Even in college, Donovan didn't go by the book

October 17, 1999|By JOHN STEADMAN

That Arthur J. Donovan was exposed to an avenue of higher academics at Boston College, under the jurisdiction of a faculty of Jesuits, considered among the most learned teachers in the world, served him with more value than he pretends.

Don't ever make the mistake that Art is a one-dimensional buffoon. His knowledge is extensive, but he prefers to obscure it. Kind of a shtick, as used to be said about vaudeville comedians.

Yesterday, at Boston College, his alma mater, he was thrilled to be part of an on-field ceremony in which his jersey was retired.

"Imagine that," he said. "Who the hell was I in college? But look at the way things turned out. I wore a lot of numbers I don't remember, but I think the last one was 63."

Donovan and his friends, even now, laugh sardonically at the recollection that he was relegated to second-team All-New England.

No All-America mentions and only one invitation to an all-star game. Since the other tackle at Boston College was Ernie Stautner, most of the attention went to him.

And the selectors, obviously wanting to give the All-New England team a diversification of schools, picked Irv Heller of Boston University ahead of Donovan for the first team.

Whatever happened to Irv Heller?

Donovan went on to the Pro Football Hall of Fame. Even ahead of Stautner. The BC team, when Donovan was there, sent 14 players to pro football, yet its best season in his four years was 6-3 in 1946. Admittedly, it played a rock-hard schedule, with such teams as Alabama, Tennessee, Michigan State, Clemson, LSU, Wake Forest, Mississippi, Penn State, Oklahoma and traditional rival Holy Cross.

"Oklahoma was the only one that kicked hell out of us, 46-0, in our opener of 1949," he said.

"Because we were a Catholic school, we heard a lot of insults in the South but paid no mind. In 1947, we went to Tennessee and, checking into the hotel, a manager at the desk didn't want to take us.

"We had a dark-complexioned receiver named Arthur Cesario, a wonderful Italian fellow. The hotel thought he was black and didn't want us staying there. You should have heard the priest, Father Dullea [Rev. Maurice Dullea, S.J.], who was our faculty adviser, and how he handled it."

Before Boston College, Donovan had been twice to Notre Dame -- in 1942, when he left to fight in the Marines, and in 1946, when he came back from the battlefront. He quickly became fed up with the restrictions at Notre Dame and left -- much against his Irish mother's wishes.

"I think it was a guy named Jim Tharp who was holding me in practice, and I started swinging," Donovan said.

"The coach, Frank Leahy, wanted me to shake hands with Tharp, and I refused. I don't think Notre Dame wanted me. I came home and almost went to Brown University. I went up there the week before Joe Paterno entered."

Donovan had met a wealthy Brown benefactor, one Biz Arnold, who established the Arnold Foundation at Brown.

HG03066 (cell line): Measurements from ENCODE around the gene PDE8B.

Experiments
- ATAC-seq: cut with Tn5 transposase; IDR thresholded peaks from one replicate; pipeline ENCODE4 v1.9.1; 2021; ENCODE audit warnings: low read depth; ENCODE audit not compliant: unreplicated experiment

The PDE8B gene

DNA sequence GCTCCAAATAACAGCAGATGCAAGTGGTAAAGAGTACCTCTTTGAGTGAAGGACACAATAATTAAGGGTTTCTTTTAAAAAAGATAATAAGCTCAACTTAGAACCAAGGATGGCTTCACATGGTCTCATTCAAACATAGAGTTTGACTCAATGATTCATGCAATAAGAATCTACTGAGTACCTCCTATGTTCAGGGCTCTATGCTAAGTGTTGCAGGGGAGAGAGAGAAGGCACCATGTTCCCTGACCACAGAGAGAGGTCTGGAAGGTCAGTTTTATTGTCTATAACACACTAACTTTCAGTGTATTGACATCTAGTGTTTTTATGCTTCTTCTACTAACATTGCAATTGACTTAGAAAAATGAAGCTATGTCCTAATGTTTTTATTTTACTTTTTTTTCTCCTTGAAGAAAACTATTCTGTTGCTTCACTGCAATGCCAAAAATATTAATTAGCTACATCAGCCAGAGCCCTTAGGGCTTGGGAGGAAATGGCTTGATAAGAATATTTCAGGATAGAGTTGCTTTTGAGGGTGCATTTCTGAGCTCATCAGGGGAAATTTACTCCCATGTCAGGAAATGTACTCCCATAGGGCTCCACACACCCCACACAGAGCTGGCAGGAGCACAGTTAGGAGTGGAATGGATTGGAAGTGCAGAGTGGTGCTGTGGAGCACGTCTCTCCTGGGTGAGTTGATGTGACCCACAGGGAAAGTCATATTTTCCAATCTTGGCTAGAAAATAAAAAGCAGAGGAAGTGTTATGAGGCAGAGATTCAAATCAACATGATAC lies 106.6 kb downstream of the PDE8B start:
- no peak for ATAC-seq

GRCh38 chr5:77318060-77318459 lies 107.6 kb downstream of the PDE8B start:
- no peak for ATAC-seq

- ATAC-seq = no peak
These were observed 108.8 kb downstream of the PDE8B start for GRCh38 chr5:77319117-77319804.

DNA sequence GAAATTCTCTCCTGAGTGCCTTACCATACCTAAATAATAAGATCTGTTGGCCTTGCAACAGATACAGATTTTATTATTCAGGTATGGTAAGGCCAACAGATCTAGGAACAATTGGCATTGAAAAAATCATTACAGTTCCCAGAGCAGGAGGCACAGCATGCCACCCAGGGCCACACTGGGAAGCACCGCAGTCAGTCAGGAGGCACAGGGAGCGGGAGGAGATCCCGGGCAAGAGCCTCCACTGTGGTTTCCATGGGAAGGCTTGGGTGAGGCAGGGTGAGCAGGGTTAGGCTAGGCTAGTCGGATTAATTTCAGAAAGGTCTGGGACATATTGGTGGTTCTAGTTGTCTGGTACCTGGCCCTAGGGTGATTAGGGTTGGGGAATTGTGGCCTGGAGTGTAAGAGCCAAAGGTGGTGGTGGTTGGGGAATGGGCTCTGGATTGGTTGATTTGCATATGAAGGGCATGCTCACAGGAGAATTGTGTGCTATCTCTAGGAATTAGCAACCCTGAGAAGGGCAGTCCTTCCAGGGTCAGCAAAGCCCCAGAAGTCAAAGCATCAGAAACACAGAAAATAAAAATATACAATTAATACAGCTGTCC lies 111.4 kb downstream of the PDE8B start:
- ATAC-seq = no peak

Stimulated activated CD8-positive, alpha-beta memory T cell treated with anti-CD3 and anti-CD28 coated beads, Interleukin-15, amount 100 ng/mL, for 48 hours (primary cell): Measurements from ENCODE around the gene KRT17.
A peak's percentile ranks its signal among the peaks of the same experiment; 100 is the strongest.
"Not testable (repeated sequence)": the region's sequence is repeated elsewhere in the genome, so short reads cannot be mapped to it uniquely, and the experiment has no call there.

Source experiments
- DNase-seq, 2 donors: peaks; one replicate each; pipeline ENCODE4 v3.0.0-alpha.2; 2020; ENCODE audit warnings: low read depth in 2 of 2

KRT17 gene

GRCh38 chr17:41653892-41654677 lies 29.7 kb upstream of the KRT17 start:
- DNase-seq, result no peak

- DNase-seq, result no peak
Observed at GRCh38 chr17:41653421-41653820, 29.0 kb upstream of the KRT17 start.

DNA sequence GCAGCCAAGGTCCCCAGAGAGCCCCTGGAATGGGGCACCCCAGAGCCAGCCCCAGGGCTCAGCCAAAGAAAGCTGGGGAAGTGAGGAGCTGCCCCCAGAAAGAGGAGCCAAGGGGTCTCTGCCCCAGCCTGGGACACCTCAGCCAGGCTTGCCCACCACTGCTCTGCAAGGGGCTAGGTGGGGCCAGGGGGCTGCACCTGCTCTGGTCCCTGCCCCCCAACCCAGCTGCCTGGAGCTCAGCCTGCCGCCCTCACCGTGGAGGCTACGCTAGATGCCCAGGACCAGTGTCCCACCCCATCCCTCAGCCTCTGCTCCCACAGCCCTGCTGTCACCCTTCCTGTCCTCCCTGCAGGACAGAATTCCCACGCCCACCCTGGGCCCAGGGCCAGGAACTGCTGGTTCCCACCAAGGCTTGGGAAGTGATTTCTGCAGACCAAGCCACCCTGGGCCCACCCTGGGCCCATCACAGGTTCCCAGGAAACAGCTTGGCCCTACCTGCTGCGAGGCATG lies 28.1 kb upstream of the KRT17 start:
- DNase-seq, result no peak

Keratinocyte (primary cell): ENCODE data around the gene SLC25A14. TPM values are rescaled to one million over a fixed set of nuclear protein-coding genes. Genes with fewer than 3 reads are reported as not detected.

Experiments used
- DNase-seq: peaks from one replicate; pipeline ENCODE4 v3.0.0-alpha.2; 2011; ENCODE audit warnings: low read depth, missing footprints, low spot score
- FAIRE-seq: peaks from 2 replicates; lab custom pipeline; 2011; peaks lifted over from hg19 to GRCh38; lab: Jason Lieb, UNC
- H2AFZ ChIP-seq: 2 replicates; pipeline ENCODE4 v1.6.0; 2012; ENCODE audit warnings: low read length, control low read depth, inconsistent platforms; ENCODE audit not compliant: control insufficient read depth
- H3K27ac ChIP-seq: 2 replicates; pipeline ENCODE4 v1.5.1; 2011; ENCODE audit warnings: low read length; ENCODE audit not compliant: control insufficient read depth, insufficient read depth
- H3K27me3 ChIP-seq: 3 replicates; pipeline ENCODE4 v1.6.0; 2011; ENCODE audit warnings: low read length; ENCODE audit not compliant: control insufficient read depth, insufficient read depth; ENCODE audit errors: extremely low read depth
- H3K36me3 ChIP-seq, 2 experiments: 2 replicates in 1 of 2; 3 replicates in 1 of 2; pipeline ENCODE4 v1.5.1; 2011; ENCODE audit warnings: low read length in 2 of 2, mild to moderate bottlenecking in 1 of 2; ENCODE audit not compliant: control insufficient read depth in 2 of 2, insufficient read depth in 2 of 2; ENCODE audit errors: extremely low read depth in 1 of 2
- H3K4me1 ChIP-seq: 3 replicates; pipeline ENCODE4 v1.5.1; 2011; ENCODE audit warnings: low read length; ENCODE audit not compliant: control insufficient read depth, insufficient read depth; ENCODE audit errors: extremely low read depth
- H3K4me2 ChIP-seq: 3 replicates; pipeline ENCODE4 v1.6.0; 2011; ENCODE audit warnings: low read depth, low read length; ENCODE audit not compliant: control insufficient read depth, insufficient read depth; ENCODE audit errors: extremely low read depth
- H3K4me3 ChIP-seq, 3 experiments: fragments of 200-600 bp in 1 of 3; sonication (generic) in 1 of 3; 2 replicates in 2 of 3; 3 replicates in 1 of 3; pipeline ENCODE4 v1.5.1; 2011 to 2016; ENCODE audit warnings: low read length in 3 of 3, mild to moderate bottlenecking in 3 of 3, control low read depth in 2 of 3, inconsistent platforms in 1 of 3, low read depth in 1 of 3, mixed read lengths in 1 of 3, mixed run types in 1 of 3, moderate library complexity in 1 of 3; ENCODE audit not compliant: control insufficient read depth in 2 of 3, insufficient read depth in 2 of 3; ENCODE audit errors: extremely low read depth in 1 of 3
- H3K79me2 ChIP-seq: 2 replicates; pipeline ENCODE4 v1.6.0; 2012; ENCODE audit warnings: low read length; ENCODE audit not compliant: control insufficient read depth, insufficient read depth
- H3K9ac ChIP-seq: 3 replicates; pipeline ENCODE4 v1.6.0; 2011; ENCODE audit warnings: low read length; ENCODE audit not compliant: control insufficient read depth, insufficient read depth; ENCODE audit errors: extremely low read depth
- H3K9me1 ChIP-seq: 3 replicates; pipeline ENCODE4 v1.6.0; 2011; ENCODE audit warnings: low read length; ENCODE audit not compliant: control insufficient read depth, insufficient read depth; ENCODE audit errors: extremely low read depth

He handed Donovan $1,000 and told him to make sure the other potential players going to Brown on a trip had a good time.

But Arnold accompanied Donovan and the group and paid for everything. Arthur tried to give him back the $1,000, because he hadn't been able to spend it, but Arnold refused.

Instead, when Donovan told him he wanted to go to a Catholic college, Arnold arranged a meeting with a friend, Denny Myers, then head coach at BC, formerly an assistant at Brown, and handed Donovan another $1,000 and told him to spend it on three other veterans from World War II who were going to try to play football at BC under Myers.

"My mother insisted I give the money back, but Mr. Arnold wouldn't take it," Donovan said. "He said he wanted us to have a good time and not use our own money. It took us about 10 days to spend it all. What a time we had. Four guys back from the war and $2,000 to blow."

Donovan eventually got to Boston College and played four varsity seasons. But his first year, 1946, he was a substitute for Ed King, later to be a member with Donovan of the Colts of 1950. King also became governor of Massachusetts, the only former NFL player to do so.

"Eddie was one tough guy. Smart as they come," Donovan said. "Once, in practice, a bully-type guy was cheap-shotting him and Eddie had enough.

"He whipped that guy on the practice field before all us players and the priests watching from the sidelines. To know Eddie King and the deeply religious man he is makes me proud."

Donovan admits to not being a grade-A student, but says he learned by osmosis, just being around the intellects of his Jesuit teachers.

"I didn't do much studying," Donovan said. "My schedule was mapped out. I went to movies two nights a week, ate pizza and drank beer the other nights. On Friday, I was at the Lithuanian Hall and Saturdays at some place that had an Irish band."

He recalls a teammate, Ed "Butch" Songin, who once handled a test question when the teacher asked for a description of the Khyber Pass by saying, "I heard of the forward pass. I heard of the lateral pass. I even heard of the shovel pass. But you got me stuck on the Khyber Pass."

Boston College was a fun-filled experience. But, then again, Arthur J. Donovan has never been anywhere where he didn't see that a good time was had by all, including himself.

Pub Date: 10/17/99

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